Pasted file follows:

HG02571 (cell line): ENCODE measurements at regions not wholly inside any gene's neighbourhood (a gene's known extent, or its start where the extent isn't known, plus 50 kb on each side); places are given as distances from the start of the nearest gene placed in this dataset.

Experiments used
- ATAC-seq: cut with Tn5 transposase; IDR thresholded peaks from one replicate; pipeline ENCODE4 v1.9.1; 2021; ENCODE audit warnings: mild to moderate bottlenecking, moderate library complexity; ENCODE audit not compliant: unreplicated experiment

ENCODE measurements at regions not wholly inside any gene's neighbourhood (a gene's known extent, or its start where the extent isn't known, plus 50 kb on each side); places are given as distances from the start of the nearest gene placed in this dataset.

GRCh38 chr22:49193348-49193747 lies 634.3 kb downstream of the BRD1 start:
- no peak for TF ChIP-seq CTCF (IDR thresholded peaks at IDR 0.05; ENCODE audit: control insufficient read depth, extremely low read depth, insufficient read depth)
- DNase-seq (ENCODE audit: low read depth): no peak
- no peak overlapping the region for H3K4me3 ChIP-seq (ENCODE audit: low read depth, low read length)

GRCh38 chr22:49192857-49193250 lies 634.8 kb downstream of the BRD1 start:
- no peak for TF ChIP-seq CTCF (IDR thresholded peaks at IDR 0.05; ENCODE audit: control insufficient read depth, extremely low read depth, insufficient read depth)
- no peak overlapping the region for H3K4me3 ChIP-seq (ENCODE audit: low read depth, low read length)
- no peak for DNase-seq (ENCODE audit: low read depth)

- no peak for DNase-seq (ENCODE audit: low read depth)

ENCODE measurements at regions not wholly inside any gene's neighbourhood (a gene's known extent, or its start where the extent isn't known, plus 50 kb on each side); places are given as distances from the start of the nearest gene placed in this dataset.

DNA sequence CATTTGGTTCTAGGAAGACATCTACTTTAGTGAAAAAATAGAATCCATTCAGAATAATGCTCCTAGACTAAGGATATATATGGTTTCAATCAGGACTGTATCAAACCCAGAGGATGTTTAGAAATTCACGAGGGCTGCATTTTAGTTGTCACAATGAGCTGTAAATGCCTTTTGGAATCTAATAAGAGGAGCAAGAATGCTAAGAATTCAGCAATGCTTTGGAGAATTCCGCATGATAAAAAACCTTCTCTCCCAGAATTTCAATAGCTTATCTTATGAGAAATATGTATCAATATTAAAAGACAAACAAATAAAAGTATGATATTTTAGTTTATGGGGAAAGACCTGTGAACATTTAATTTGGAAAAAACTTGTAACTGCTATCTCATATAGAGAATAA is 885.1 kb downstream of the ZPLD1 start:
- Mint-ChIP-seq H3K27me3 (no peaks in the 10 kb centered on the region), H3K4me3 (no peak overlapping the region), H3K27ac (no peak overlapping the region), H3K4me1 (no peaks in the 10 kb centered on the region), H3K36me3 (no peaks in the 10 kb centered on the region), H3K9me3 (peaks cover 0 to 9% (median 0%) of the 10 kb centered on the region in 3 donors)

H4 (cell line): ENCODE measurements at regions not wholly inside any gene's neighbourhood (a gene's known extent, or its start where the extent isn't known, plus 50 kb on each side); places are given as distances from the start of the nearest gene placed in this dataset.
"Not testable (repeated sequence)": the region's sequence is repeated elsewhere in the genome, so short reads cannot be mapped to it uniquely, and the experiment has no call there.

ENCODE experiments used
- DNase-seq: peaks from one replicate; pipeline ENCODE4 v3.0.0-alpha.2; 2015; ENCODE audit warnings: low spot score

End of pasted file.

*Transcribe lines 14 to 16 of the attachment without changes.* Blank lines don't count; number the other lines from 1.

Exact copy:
ENCODE measurements at regions not wholly inside any gene's neighbourhood (a gene's known extent, or its start where the extent isn't known, plus 50 kb on each side); places are given as distances from the start of the nearest gene placed in this dataset.

DNA sequence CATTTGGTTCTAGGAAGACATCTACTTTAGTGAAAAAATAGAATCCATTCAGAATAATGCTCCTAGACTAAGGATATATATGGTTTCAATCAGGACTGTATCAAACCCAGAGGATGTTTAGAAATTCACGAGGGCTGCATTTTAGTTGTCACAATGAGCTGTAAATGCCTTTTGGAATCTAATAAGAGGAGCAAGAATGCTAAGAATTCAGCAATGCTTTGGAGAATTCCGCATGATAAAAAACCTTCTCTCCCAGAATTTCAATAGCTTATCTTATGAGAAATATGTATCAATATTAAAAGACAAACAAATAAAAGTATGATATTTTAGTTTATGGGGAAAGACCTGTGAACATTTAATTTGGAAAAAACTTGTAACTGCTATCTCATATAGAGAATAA is 885.1 kb downstream of the ZPLD1 start:
- Mint-ChIP-seq H3K27me3 (no peaks in the 10 kb centered on the region), H3K4me3 (no peak overlapping the region), H3K27ac (no peak overlapping the region), H3K4me1 (no peaks in the 10 kb centered on the region), H3K36me3 (no peaks in the 10 kb centered on the region), H3K9me3 (peaks cover 0 to 9% (median 0%) of the 10 kb centered on the region in 3 donors)